Thanks for the suggestions I am currently working my way through the Sourcebook and I'm trying to decide on my first suspect book to get. W.H. Bury seems interesting but I don't know if unmasked is worth it.

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                  • #10
                    Dane, did you post here briefly about 10 years ago?

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                    • #11
                      Originally posted by Robert View Post
                      Dane, did you post here briefly about 10 years ago?
                      I'll be honest. I don't remember. I know for sure that I knew of this website well over 10 years ago. I found it after the movie From Hell came out, which is what got me interested in JTR, and knowing my personality I very well could have posted. If I did it would have been under a different username which I couldn't remember when I tried to come back here all these years later.

                      Edit: The more I think about it the more likely I think the chances are very high that I did post for a short while. This would have been around 2002-2003. I lost touch with JTR until I somehow stumbled onto Tom's book last year. I know at the time I came back I assumed I had a log-in for the forum. But I am under the impression there was a forum crash and my typical user names yield no results for posts from that long ago.
                      Last edited by Dane_F; 01-13-2015, 06:03 PM.

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                      • #12
                        Originally posted by Dane_F View Post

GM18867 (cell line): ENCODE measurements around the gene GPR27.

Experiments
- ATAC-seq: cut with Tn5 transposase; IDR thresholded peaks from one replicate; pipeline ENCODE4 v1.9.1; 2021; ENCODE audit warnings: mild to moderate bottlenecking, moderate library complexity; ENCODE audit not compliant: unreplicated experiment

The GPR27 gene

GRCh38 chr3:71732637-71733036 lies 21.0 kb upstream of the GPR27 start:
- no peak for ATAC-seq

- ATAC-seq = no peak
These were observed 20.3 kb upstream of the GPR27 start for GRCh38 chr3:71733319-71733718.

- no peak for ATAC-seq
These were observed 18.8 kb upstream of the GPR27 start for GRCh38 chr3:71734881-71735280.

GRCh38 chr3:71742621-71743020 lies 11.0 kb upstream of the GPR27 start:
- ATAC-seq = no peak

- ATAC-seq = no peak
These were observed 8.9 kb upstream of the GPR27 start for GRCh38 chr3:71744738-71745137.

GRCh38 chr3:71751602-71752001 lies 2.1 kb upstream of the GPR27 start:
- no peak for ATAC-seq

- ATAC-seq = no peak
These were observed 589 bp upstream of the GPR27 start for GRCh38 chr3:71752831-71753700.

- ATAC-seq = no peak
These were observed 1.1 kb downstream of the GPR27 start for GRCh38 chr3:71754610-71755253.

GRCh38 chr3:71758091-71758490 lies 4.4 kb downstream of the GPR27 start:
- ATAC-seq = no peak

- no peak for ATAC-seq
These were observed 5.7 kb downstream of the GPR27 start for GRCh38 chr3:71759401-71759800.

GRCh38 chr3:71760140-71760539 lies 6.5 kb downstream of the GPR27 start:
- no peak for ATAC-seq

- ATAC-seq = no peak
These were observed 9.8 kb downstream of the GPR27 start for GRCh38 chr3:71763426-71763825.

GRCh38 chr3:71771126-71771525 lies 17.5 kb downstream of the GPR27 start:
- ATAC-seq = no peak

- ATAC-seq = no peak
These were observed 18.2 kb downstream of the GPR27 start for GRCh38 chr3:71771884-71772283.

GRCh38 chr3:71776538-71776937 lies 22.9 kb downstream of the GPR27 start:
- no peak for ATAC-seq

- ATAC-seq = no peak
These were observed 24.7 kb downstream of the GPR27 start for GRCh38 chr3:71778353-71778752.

Thanks for the suggestions I am currently working my way through the Sourcebook and I'm trying to decide on my first suspect book to get. W.H. Bury seems interesting but I don't know if unmasked is worth it.
                        It would help a lot to know why you are looking for a suspect book.

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                        • #13
                          Hi gnote. Suspect books are the most fun when you're first delving into literature. Don't you remember those heady days when behind each new cover potentially lay the solution you've been seeking? Nobody should be deprived that.

                          Yours truly,

                          Tom Wescott

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                          • #14
                            Originally posted by Dane_F View Post
                            When I was a teen in high school I checked Mr. Sugden's book out of the state library. It was my first JTR book and it took me a year to read. I was afraid to look at the MJK picture.

                            I now own a paper copy and the kindle edition (it is dirt cheap and so worth it). I am still kind of afraid to look at the MJK picture.

                            Thanks for the suggestions I am currently working my way through the Sourcebook and I'm trying to decide on my first suspect book to get. W.H. Bury seems interesting but I don't know if unmasked is worth it.
                            There's a better Bury book by Euan McPherson.

                            Yours truly,

                            Tom Wescott

                            Comment


                            • #15
                              Originally posted by gnote View Post
                              It would help a lot to know why you are looking for a suspect book.
                              Well. Mainly because I have never read one. I have read the Complete JTR, Tom's Book, and I'm currently reading the Sourcebook. Basically I've read deep factual books that cover a wide scope and are super dense with information so I'm not looking to read another one of those just yet.

                              The other reason is I have no suspect that I favor. I'm interested in multiple ones (such as Bury and James Kelly) but I'm not tied to anyone as my go to. I suppose it doesn't have to be a casebook. I'd also be willing to get another lighter read as well.